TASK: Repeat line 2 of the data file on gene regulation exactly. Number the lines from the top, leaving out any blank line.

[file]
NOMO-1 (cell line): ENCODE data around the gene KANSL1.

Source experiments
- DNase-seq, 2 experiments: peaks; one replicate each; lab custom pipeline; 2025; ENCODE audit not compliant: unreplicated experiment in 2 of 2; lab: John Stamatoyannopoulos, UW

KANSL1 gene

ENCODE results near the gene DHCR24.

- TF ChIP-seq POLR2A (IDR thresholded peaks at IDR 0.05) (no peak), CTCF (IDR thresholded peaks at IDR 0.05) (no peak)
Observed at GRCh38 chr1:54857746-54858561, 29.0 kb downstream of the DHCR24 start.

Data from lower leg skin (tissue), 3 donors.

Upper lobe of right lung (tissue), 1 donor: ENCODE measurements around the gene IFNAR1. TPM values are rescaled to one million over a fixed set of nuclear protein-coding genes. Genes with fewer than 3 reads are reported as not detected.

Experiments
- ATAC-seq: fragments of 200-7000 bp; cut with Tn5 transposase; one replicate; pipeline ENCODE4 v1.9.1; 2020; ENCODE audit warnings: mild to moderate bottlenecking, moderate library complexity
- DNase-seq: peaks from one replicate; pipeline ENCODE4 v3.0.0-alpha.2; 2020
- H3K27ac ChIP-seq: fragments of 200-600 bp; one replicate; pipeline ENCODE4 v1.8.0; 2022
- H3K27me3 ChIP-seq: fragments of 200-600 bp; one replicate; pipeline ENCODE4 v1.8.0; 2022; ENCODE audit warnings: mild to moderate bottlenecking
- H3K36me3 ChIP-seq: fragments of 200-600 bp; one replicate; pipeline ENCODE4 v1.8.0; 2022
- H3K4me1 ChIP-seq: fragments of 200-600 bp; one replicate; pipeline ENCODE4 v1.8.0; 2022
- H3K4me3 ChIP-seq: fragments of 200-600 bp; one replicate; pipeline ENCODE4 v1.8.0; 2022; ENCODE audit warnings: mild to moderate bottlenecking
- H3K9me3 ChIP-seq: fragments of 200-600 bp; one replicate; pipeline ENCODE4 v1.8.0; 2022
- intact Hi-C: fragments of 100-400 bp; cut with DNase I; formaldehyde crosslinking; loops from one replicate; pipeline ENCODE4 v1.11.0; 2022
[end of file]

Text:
Source experiments